New on Speaking of Seafood
We have asked some of our conservation partners to share, in their own words, why their organization supports responsible aquaculture. There is a misconception that aquaculture is not supported by the conservation community. In fact, the conservation community does see the important role well-managed aquaculture can play in providing consumers with a healthy, low impact protein. Aquaculture also provides great economic opportunities for coastal communities and in some cases—like seaweed and shellfish—can have a restorative impact on coastal ecosystems.
From the hardworking, multigenerational fisherman navigating the frigid waters of the Bering Sea to the centuries-old coastal fishing villages of New England, our romance with seafood has never ceased. But like any deep relationship, it is precious and fragile. While there may be no perfect recipe for ensuring consumer trust in seafood, what we do know is that trust is essential in maintaining the close bond between our love of seafood and the waterways from which it is sourced. It’s a love story worth telling.
Different supply chains have different challenges—in seafood, the number of species and fisheries is massive; in textiles, the supply chain may start in someone’s home; and in furniture, a single chair may have a dozen sources of wood. Target has to deal with them all. In order to maintain consumer trust, Target has doubled down on their goal of achieving transparency in those supply chains.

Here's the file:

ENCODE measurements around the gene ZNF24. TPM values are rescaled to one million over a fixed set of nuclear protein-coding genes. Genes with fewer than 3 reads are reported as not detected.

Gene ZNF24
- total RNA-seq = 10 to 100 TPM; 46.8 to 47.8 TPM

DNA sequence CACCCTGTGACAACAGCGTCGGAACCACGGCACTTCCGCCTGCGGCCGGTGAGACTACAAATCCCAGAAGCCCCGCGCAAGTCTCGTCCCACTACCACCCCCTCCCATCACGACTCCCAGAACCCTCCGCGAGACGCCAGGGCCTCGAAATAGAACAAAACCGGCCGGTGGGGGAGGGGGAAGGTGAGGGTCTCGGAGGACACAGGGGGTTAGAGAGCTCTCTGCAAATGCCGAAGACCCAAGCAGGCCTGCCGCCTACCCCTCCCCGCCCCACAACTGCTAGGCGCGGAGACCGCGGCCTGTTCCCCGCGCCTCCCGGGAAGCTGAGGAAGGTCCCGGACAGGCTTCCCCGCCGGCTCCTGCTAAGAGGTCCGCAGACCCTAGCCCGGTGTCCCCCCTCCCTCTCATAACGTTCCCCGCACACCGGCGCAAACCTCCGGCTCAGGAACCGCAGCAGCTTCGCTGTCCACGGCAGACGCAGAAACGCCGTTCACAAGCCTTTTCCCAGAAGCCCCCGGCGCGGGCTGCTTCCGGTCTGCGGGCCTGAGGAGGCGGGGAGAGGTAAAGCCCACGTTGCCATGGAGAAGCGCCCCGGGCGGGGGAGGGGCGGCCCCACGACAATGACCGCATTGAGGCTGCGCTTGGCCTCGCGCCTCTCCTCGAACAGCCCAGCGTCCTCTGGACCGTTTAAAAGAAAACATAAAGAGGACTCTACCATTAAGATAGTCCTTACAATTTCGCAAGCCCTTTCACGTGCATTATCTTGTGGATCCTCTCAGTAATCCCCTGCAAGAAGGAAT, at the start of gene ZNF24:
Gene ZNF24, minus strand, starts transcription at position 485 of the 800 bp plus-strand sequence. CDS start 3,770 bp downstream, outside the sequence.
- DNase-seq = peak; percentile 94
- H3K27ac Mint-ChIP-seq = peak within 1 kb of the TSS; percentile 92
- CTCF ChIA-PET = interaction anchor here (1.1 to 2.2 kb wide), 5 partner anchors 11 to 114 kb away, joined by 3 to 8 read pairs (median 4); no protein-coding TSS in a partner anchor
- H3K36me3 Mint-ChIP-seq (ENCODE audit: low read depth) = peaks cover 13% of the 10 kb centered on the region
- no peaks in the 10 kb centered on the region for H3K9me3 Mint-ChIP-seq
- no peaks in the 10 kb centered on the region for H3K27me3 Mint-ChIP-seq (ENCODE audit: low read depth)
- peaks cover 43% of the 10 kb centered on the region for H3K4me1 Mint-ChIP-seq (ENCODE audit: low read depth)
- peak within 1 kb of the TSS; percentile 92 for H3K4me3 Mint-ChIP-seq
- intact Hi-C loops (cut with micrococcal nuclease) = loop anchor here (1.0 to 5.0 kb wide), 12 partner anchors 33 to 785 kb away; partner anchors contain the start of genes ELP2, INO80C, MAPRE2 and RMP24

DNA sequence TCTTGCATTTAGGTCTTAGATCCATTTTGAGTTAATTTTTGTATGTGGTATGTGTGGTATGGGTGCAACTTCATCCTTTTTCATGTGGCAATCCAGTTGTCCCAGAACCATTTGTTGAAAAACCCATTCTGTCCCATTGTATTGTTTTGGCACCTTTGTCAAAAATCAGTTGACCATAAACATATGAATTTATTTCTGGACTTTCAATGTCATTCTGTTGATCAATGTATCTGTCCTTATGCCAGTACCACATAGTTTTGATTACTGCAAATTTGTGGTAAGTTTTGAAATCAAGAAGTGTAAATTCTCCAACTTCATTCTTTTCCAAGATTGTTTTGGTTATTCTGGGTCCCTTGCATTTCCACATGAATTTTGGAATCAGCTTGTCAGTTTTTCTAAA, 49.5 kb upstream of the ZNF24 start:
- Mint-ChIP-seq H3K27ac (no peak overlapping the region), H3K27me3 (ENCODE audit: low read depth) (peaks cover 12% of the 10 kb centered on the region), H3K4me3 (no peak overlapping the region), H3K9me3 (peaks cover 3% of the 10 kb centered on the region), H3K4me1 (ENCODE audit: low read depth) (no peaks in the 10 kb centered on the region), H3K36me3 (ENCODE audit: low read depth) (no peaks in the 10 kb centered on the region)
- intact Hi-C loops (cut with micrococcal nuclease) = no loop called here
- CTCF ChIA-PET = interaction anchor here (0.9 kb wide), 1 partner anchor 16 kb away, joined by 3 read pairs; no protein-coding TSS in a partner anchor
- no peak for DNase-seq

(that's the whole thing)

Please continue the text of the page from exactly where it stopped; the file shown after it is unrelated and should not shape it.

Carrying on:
Issues in sustainable seafood
Organizations align for responsible aquaculture
Partner organizations collaborate with video messages supporting responsible aquaculture development
Trust and communications in sustainable seafood
Trust is essential in maintaining the close bond between our love of seafood and the waterways from which it is sourced.
Pre-competitive collaboration in seafood
In seafood supply chains, pre-competitive collaboration has become an important tool to address critical sustainability issues in both wild-caught and aquaculture seafood.
Seafood and sustainable protein consumption
Where seafood fits into the future dinner plate is very much undecided—perhaps more so than any other protein or food group.
Supply chain transparency and seafood
As markets are becoming increasingly concerned with sourcing ethics, it is important to get in front of the issue and tell your story.